Mark Lehain is Director of the Campaign for Common Sense, and the founder and former Principal of Bedford Free School.
On Tuesday, towards the end of an otherwise run-of-the-mill debate on Black History Month in the Commons, Kemi Badenoch said the following:
“I want to be absolutely clear that the Government stand unequivocally against critical race theory… We do not want teachers to teach their white pupils about white privilege and inherited racial guilt. Let me be clear that any school that teaches those elements of critical race theory as fact, or that promotes partisan political views such as defunding the police without offering a balanced treatment of opposing views, is breaking the law.”
And boom: there it is – the clearest statement yet that the Government is serious about taking on some of the hard-left ideas that have taken hold of large chunks of the public and private sectors in recent times. You can see the whole of Badenoch’s speech above.
Her words build on guidance released by the Department for Education last month, which contained a reminder for schools of their legal obligation to “offer a balanced presentation of opposing views” when covering political issues.
The requirement for schools to be impartial on such matters is longstanding – including private schools and academies – but you wouldn’t think this was the case judging by the reaction of some people. Even John McDonell popped up to claim it was more evidence that a “drift towards extreme Conservative authoritarianism is gaining pace”, bless him.
Reminding people of a law that growing numbers are ignoring is important, but not in itself enough.
My campaign group, The Campaign for Common Sense has been tracking the issue of biased schools for a while now, and we’ve four simple, low-effort, suggestions as to how schools can be helped to get back on track.
First of all, the Department for Education should work with the Headteacher unions to develop further guidance and exemplification on the kinds of issues that are tripping schools up. (Sadly, there’s no point talking to the big teacher unions as they’re completely in thrall to Critical Race Theory and other leftist ideology.)
Next, Gavin Williamson should write to the Headteacher and Chair of Governors (or Trustees) of every school in England. He would remind them of their obligations to impartiality, and share the results of the union collaboration to assist with compliance.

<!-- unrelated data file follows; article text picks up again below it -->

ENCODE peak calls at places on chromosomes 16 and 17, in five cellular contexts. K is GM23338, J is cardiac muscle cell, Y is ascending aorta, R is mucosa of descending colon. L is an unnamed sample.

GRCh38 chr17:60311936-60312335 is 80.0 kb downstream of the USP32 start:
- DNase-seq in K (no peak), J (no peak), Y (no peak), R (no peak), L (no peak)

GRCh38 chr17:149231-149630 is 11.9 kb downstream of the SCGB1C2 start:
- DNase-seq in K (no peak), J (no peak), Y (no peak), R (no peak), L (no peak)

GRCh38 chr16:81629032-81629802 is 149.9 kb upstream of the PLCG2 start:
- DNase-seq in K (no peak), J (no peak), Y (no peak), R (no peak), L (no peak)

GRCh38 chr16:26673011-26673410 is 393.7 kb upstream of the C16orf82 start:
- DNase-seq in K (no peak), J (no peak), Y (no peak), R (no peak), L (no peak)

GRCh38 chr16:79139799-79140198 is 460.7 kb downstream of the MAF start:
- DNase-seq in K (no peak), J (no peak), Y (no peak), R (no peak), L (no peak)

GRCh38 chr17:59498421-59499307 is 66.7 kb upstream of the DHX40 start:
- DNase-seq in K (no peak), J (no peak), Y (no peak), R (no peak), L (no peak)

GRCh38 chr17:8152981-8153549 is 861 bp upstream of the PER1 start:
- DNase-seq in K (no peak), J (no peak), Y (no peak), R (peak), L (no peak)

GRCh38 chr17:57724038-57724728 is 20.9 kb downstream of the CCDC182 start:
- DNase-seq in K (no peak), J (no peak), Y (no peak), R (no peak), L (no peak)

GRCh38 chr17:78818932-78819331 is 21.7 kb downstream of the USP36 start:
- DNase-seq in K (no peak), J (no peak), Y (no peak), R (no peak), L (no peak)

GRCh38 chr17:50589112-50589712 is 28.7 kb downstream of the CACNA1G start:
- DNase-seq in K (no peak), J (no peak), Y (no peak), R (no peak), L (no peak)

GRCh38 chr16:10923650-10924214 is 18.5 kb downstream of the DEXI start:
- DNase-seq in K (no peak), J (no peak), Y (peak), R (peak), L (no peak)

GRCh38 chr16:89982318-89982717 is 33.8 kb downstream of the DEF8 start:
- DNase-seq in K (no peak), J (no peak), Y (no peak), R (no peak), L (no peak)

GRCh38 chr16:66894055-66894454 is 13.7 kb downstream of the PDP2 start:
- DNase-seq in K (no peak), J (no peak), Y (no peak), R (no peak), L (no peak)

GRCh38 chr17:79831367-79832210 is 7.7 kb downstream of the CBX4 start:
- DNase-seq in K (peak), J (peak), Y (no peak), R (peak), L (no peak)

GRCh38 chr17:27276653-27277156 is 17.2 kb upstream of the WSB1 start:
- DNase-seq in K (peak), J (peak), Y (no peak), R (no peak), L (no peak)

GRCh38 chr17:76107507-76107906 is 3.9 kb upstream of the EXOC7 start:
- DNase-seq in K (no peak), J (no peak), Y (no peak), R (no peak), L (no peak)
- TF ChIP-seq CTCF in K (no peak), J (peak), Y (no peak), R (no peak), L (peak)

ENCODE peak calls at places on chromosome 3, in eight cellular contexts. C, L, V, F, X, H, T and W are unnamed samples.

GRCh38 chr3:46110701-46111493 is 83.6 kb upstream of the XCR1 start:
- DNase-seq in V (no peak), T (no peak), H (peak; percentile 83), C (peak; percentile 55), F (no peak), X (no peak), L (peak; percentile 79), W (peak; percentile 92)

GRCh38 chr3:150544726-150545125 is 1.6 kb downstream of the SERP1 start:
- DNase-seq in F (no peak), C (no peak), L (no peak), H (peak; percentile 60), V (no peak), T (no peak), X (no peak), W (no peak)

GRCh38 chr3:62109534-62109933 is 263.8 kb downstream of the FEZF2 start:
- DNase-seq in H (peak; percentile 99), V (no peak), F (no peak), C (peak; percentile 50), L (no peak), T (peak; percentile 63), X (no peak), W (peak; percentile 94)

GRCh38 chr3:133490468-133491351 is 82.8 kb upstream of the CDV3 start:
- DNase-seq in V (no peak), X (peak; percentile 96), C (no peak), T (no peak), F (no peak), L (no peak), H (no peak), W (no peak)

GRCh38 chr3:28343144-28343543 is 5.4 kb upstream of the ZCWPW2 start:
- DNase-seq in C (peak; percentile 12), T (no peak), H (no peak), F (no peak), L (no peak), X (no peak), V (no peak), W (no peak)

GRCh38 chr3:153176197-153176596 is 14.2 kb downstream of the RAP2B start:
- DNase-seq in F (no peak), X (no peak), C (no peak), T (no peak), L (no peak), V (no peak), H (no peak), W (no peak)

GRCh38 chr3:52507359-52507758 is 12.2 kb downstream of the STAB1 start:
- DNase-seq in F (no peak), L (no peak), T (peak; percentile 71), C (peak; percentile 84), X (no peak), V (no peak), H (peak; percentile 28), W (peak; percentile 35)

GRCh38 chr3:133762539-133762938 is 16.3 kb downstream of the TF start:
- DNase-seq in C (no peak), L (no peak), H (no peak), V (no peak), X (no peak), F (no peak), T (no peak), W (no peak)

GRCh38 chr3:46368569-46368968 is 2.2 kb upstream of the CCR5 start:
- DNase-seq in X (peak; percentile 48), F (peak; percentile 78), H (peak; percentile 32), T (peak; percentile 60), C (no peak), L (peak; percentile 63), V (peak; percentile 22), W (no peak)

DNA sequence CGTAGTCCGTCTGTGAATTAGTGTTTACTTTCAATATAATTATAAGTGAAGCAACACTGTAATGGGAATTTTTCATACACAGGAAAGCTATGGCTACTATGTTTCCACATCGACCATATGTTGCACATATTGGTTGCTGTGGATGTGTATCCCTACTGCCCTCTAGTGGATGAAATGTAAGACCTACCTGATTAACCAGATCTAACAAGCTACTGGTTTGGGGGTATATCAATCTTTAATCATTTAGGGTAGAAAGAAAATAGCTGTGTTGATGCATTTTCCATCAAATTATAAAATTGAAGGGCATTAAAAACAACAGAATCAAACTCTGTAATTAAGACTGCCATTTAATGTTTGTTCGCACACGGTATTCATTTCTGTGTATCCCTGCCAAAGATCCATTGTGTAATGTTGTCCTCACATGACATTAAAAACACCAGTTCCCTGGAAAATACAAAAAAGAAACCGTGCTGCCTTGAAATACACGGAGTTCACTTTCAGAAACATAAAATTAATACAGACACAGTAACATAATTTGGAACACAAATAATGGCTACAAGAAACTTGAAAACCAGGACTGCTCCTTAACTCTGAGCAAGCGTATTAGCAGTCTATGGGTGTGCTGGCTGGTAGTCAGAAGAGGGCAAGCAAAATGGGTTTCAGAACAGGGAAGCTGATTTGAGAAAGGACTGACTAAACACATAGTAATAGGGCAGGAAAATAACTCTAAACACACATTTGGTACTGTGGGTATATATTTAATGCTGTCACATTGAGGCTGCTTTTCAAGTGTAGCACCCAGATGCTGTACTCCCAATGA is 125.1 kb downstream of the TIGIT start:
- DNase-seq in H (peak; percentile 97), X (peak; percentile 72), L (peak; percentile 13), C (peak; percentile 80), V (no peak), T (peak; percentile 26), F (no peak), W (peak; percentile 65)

Third, schools are already obliged to publish curriculum details on their website, and we propose that they add to this a statement from the Headteacher confirming one thing: that they have checked the curriculum programme and resources and are satisfied that pupils will received a politically impartial education. (They should be doing this already, so this is literally two-minutes work for them.)
Finally, Ofsted should spot-check for impartiality as part of their inspection process; this could be whilst evaluating the “Quality of Education” or “Personal Development” areas. If non-compliance meant a school’s all-important “Overall Effectiveness” judgement couldn’t be “Good” or better, you can be sure political balance would be restored very quickly indeed.
These steps would go a long way to improving things for pupils, but it raises questions about the wider public sector.
The previous Permanent Secretary at the Department for Education was particularly keen on Critical Race theory and other “woke” ideas, but even though he has been moved on the department still runs “Project Race”, and has civil servants who act as “Race Champions”. Much time and money is also given over to other politically correct initiatives including gender identity, unconscious bias, and so on. And of course, this is happening across all departments, not just education.
Stopping civil servants from allocating precious resources to these kinds of things is vital if politically contested ideas are going to be removed and the Civil Service depoliticised.
It probably shouldn’t stop there, though – after all, lots of public services are provided by quangos, third sector organisations, and charities. Obviously, how these organisations spend their own or other people’s money is absolutely their own business. But future public sector grants and contracts should insert a clause that the money that comes from them cannot be spent on politically contested ideas and practices.
All of the above would make a big difference to the focus and quality of lots of our public services. However, these changes would pale into insignificance if the government got the right people into key roles.
Consider how Liz Truss has taken the heat out of the issue of transgender rights and self-ID. Or the way the Commission of Race and Ethnic Disparities is moving the issue of racism away from emotions and onto evidence & practical improvements.
And look at the impact of a quiet letter to museums about historical displays – places previously under pressure to remove objects are now standing firm.
The bad ideas we’re challenging are like the Emperor’s New Clothes – point out how wrong they are, and they quickly fall apart.
Marvel at the impact Badenoch made with a few words in parliament. Now imagine a government filled with similarly clear-sighted souls. We could quickly get back to common sense issues and improving everyday lives. Here’s hoping that Badenoch’s speech in parliament marked the start of a concerted push, and not a chance blast in the dark.